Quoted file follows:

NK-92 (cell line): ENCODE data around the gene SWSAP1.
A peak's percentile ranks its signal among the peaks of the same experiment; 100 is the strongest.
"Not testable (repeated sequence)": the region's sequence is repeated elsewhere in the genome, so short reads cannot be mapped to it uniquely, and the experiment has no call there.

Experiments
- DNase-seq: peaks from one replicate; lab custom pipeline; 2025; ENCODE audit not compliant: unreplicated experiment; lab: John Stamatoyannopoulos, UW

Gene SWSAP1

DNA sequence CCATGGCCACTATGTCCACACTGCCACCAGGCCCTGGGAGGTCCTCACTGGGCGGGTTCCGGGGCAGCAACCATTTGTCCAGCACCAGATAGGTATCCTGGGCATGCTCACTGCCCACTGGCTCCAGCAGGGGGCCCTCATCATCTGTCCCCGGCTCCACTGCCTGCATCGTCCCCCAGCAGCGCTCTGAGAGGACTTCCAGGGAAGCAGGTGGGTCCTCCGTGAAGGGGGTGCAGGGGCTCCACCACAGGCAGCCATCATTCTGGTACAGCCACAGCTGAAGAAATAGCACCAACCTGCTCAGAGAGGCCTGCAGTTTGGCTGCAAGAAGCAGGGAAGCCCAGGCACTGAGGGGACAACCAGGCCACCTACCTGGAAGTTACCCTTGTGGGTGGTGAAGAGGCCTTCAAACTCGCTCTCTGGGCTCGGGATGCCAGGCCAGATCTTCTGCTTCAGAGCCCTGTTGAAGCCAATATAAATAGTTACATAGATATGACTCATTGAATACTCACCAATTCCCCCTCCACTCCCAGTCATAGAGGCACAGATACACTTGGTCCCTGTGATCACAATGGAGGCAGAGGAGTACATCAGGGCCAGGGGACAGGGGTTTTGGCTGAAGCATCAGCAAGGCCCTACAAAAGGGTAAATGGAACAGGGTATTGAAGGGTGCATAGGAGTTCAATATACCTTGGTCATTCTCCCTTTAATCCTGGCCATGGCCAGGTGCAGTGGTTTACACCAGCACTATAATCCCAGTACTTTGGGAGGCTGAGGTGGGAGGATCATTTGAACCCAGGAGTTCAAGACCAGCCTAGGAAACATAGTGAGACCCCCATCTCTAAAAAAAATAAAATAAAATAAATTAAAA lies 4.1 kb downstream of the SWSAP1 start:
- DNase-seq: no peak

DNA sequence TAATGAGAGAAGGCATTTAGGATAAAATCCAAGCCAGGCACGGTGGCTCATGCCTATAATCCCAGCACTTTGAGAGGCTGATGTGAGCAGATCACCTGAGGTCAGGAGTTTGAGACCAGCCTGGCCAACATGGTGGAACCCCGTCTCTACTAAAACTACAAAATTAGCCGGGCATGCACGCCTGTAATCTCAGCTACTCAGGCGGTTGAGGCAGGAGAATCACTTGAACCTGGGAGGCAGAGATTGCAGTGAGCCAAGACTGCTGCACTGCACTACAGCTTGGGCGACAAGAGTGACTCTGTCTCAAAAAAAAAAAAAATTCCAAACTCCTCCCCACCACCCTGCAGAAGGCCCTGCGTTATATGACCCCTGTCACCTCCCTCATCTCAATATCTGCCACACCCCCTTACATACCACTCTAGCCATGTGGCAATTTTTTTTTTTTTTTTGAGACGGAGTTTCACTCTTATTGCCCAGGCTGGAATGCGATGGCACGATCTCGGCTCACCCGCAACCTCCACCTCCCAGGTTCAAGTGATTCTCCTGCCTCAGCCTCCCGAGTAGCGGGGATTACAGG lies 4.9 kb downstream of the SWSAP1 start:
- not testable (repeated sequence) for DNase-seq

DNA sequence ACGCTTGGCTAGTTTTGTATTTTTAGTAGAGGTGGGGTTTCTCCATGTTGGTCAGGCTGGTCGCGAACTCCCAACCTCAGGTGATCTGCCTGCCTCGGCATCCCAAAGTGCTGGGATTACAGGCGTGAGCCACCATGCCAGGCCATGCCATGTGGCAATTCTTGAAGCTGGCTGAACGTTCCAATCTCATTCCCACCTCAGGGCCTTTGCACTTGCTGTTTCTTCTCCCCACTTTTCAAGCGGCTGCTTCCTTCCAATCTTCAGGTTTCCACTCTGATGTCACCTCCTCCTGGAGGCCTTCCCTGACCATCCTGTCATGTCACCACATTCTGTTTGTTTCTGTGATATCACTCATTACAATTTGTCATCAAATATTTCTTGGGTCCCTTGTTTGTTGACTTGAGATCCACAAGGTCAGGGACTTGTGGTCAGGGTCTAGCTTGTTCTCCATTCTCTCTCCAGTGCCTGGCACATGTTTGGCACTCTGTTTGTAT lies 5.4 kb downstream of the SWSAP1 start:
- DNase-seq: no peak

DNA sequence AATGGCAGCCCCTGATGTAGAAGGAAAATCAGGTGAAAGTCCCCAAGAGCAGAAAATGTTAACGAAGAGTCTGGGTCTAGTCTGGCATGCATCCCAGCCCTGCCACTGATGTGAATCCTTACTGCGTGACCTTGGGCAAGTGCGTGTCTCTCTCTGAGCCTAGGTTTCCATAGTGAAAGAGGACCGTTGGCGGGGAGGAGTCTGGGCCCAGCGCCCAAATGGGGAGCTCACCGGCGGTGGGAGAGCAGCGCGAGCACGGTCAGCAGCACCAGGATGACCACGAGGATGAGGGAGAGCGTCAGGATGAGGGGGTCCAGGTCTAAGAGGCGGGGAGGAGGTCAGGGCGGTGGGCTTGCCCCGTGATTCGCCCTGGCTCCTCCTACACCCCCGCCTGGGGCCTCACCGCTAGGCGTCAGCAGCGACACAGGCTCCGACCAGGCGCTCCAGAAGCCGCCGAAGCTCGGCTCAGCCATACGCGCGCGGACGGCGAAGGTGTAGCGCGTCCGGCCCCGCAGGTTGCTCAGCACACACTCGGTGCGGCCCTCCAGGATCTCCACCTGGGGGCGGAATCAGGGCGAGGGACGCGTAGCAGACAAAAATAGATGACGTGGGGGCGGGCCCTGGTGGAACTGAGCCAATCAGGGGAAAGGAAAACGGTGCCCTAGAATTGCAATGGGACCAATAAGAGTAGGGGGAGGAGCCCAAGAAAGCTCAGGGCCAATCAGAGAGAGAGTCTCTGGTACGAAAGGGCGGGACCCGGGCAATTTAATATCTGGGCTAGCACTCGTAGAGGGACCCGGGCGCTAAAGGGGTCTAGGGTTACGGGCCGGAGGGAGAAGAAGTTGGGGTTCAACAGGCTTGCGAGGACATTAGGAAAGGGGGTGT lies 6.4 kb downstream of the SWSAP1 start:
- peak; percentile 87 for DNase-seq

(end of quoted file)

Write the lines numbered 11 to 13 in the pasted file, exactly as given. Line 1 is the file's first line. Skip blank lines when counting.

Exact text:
DNA sequence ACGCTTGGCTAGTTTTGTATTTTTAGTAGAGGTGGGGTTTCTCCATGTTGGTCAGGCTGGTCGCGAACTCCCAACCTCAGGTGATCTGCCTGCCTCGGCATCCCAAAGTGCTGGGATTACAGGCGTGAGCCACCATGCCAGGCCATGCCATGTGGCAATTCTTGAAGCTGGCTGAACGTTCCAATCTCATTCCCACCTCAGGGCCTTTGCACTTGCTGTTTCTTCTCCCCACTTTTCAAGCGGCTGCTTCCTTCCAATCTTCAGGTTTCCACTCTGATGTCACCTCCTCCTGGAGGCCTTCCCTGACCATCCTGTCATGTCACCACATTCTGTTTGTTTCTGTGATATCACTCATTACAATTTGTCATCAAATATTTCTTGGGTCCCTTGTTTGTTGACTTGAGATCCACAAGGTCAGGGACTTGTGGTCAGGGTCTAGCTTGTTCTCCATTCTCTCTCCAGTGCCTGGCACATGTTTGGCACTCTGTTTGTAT lies 5.4 kb downstream of the SWSAP1 start:
- DNase-seq: no peak

DNA sequence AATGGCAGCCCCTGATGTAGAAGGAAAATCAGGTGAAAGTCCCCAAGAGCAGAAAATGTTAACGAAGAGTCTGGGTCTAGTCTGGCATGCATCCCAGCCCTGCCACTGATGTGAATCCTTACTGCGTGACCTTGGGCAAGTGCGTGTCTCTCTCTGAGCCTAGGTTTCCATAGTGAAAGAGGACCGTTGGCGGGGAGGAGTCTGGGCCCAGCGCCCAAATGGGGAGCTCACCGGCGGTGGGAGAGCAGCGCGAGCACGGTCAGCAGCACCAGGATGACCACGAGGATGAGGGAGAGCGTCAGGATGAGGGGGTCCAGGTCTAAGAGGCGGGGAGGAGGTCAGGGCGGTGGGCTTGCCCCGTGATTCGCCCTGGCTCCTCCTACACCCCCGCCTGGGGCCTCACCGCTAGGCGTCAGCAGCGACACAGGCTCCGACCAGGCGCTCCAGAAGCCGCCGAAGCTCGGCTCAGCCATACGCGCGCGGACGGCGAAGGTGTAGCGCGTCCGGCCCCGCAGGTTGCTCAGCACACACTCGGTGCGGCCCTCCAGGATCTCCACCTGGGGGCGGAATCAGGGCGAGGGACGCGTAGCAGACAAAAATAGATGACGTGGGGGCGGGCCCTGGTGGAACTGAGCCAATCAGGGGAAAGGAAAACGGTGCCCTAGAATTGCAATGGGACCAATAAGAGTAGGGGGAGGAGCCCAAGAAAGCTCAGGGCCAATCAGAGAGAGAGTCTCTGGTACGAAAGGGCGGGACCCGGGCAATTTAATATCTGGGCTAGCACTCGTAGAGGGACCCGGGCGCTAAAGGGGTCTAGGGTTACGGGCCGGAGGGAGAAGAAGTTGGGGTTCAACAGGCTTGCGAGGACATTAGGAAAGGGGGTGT lies 6.4 kb downstream of the SWSAP1 start: